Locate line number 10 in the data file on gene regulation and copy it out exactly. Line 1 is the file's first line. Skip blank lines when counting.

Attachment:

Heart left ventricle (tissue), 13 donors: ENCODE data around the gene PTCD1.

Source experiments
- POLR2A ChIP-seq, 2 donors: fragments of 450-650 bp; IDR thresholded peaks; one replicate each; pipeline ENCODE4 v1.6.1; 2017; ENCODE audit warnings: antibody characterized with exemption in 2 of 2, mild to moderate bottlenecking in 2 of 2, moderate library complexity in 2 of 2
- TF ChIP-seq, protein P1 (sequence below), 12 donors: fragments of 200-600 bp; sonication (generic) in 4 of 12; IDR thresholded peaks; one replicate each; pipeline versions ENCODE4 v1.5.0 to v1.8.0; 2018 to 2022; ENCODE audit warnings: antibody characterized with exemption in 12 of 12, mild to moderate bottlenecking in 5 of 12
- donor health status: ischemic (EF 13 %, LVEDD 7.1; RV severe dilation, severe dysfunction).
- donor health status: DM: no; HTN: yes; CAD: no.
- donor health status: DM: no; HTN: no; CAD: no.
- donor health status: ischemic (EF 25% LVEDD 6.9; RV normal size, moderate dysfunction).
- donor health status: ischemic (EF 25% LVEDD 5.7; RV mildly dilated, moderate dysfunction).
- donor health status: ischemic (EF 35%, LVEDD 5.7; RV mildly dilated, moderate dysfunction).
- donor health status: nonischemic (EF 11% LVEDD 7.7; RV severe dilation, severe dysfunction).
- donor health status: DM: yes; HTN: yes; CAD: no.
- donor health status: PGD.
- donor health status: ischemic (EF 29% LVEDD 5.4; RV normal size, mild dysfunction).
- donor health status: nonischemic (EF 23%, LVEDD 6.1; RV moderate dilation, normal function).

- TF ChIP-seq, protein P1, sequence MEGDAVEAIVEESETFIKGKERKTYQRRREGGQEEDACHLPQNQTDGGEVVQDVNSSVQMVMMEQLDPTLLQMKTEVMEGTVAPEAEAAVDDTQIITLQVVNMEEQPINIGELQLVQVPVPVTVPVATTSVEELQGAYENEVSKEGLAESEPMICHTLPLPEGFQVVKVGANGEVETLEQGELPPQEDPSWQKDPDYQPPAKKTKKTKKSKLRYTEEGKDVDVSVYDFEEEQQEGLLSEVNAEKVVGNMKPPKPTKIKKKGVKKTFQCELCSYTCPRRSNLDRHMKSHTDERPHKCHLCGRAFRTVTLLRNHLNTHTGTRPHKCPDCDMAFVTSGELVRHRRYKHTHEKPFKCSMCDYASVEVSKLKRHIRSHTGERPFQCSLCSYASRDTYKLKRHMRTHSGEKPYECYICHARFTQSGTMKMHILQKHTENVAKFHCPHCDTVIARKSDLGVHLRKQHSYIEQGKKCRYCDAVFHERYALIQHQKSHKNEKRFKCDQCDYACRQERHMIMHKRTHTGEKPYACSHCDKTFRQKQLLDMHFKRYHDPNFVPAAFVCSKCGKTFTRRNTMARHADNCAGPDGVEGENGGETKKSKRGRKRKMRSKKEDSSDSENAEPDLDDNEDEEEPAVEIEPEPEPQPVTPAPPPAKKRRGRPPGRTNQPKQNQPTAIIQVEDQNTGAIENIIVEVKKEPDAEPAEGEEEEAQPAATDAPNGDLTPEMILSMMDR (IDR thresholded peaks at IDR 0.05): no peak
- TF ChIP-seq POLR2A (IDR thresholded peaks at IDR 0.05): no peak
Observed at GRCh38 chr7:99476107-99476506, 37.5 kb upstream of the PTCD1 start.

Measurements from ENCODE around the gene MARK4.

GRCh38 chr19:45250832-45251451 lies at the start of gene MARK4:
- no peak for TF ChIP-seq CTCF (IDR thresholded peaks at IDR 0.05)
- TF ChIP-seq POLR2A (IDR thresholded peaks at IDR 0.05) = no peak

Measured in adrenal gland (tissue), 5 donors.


- donor health status: ischemic (EF 35%, LVEDD 5.7; RV mildly dilated, moderate dysfunction).